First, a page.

Thursday, February 27, 2020
The National Dilemma or Trudeau's (Sophie's) Choice
An Angus Reid poll finds that Canadians are split, almost half and half, on the Wet'suet'en/Coastal Gaslink demonstrations and blockades. 47 per cent support 'patience and dialogue' while 53 per cent want the blockades brought down using 'whatever force is necessary.' It's Ipperwash by a nose.
I suppose it's a safe bet that the company's polling base was under-represented among First Nations populations and so this may be weighted toward the non-FN majority.
A lot (78%) are worried that the protests have damaged Canada's reputation as a place for investment. There you go.
On a party basis, Tory respondents are far more on the economy/law and order side (89%). Justin's Liberals, however, give the edge to indigenous rights/environment by 55%. Only 24% of New Dems chose the economy/law and order option. I wonder what Horgan is going to make of that, especially if this turns ugly.
Team "Use of Force" or, as I call them, the Tories, support the force option by a bloodthirsty 89 per cent. The Libs and New Dems favour the talking option by 60 and 79 per cent respectively.
Respondents were asked whether they thought the protesters were 'troublemakers' or 'committed people taking a stand on something they feel strongly about.' BC was evenly split. Alberta and Saskatchewan, however, were heavily on the troublemaker option. Ontario, Quebec and Atlantic Canada give a solid nod to the protesters.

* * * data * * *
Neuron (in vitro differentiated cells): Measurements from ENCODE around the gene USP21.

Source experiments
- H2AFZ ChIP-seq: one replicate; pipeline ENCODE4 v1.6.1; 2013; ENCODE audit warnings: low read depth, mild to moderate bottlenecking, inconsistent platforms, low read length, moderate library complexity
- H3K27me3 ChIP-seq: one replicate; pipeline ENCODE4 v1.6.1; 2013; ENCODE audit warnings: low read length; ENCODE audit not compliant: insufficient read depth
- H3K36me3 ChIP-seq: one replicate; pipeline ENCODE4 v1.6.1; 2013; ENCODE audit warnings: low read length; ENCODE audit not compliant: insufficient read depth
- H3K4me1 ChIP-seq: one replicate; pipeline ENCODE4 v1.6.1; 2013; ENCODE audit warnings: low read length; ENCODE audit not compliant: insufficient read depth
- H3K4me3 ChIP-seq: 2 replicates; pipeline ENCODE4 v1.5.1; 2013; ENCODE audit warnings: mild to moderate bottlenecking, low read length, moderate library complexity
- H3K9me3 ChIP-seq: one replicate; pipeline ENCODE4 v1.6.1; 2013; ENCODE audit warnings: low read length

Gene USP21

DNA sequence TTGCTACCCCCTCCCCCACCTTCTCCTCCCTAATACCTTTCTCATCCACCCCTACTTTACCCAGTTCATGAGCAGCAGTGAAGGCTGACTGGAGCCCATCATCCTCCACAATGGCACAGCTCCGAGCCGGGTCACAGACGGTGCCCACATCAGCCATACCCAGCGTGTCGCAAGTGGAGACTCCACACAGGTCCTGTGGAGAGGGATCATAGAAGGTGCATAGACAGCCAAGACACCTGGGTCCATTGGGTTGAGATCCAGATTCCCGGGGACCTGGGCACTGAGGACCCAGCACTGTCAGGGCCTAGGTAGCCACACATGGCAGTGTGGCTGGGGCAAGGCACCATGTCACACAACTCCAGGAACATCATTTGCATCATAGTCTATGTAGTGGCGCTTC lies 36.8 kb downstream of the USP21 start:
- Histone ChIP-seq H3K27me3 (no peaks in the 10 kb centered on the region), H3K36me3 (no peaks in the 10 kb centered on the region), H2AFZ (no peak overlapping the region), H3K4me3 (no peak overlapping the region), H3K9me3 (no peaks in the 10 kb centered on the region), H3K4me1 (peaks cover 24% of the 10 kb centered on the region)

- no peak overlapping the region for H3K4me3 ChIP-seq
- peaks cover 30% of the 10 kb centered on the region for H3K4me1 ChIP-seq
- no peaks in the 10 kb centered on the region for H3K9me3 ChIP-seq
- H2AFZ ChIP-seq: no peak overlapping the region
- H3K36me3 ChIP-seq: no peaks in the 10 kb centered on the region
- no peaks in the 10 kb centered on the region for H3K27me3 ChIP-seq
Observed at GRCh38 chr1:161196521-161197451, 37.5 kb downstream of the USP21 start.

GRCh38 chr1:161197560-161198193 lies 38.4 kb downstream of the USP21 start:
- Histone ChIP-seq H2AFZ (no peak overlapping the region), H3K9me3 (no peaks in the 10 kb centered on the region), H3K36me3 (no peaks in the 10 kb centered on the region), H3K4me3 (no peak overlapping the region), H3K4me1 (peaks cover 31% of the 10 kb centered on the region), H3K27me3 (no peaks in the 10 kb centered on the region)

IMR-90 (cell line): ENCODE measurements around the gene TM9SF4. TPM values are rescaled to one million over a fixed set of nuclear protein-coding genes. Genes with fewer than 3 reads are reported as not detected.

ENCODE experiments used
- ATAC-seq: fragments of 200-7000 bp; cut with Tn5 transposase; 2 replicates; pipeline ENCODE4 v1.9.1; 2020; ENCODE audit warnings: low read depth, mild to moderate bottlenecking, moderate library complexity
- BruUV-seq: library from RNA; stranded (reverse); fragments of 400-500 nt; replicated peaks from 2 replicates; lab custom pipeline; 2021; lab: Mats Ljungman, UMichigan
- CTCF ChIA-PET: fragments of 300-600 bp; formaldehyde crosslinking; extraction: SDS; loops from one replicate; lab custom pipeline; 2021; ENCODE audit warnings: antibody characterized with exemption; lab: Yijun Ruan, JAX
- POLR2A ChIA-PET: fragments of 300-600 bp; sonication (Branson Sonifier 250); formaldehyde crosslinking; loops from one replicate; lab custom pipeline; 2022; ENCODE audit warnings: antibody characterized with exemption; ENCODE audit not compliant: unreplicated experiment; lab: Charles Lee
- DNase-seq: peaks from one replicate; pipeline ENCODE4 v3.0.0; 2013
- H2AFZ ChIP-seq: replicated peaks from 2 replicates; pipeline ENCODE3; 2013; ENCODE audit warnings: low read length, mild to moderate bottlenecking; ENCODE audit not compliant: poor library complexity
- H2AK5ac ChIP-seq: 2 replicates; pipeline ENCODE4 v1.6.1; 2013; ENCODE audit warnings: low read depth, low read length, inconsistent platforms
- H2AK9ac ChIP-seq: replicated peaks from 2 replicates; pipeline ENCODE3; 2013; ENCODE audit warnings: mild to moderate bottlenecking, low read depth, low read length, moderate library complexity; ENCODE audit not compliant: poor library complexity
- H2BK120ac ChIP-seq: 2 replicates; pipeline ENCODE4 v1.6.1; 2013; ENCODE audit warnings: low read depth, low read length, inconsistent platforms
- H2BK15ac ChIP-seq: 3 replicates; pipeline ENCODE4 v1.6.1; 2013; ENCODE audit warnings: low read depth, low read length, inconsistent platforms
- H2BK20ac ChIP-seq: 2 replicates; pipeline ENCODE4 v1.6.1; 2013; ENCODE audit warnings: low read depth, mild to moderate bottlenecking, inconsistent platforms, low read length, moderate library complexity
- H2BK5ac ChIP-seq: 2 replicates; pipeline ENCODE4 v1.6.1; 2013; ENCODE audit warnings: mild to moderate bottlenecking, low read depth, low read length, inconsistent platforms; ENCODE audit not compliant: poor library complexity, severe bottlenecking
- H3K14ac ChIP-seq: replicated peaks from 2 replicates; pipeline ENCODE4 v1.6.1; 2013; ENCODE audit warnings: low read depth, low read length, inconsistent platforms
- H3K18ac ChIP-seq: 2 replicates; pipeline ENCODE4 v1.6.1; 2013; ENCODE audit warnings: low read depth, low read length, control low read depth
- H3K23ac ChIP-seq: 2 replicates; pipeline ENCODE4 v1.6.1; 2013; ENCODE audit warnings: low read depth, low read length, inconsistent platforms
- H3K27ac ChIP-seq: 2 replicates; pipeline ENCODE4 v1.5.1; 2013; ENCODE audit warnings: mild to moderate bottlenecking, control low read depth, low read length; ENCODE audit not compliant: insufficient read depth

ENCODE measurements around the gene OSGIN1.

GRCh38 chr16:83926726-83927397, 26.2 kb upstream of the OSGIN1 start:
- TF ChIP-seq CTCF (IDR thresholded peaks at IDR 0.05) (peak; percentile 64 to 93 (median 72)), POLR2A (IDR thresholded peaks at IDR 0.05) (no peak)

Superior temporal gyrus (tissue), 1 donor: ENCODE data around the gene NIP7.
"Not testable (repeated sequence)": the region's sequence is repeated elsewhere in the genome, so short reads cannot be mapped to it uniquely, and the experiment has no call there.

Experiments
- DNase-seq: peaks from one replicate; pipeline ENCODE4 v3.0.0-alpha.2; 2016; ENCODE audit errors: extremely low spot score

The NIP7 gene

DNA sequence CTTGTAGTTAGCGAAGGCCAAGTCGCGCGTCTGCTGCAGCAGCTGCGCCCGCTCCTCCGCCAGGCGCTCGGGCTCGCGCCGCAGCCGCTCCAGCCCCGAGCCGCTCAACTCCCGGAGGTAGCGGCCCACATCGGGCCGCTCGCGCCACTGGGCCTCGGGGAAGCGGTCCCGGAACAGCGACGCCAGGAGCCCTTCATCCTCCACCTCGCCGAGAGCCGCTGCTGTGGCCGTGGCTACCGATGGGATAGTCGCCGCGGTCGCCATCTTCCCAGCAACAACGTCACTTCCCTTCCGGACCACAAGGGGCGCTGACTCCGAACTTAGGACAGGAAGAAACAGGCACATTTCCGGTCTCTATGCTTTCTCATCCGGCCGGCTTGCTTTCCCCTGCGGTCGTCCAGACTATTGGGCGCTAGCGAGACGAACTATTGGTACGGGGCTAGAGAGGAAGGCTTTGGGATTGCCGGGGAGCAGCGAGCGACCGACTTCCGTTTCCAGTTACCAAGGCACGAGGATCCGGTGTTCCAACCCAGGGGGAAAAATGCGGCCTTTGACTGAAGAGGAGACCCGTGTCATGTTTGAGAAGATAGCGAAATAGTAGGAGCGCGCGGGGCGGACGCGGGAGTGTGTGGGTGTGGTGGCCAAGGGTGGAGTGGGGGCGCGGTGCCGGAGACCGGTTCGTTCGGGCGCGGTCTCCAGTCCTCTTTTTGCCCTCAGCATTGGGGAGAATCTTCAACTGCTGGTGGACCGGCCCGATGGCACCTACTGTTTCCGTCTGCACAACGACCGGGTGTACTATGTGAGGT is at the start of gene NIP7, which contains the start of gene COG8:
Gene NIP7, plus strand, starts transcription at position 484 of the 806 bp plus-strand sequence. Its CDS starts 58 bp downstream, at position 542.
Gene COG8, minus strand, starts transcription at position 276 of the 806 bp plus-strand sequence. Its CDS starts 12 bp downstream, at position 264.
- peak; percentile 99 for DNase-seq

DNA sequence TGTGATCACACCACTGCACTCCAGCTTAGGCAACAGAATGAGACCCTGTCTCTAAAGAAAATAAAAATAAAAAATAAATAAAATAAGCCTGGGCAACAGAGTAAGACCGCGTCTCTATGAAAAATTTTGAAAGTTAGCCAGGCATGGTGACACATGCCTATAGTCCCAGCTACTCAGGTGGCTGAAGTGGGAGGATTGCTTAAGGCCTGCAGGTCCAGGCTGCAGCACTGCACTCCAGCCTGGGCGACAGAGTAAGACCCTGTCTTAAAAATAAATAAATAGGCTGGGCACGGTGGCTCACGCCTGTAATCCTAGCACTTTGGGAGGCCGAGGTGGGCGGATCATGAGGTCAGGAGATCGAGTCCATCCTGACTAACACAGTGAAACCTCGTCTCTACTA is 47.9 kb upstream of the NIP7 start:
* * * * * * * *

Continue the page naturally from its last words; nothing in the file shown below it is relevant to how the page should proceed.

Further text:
It looks like the media slant has scored a hit with the population. Canadians have bought into 'elected chiefs' as the proper voice of First Nations. And, by wildly huge numbers, they're ready to put the blame on Trudeau for the whole mess. Only Liberals support the prime minister and, even then, by a 50/41 per cent margin.
For the other players it's also dismal. Horgan is polling at 18 per cent. Kenney's numbers mirror Trudeau's - 50 yea to 40 nay. Ford comes in even lower than Horgan at a dreary 15 per cent. Legault's numbers are favourable but not by that much, 41 to 37 per cent.
No one is looking good on this. That, I expect, will make Horgan and Trudeau hesitant to use muscle lest something goes horribly wrong and they get their very own Ipperwash and hand the First Nations another Dudley George.
Added into their political calculus has to be the Coastal Gaslink venture and whether the gas line to Kitimat is any more economically valid than Teck's Frontier mine proposal. Nobody in Asia is paying $9/million BTU for methane. They're barely paying half that. And with massive new gas fields reportedly being discovered in the Russian sector of the Arctic Ocean, Canada's break even price may be a distant memory. Is that worth fighting over?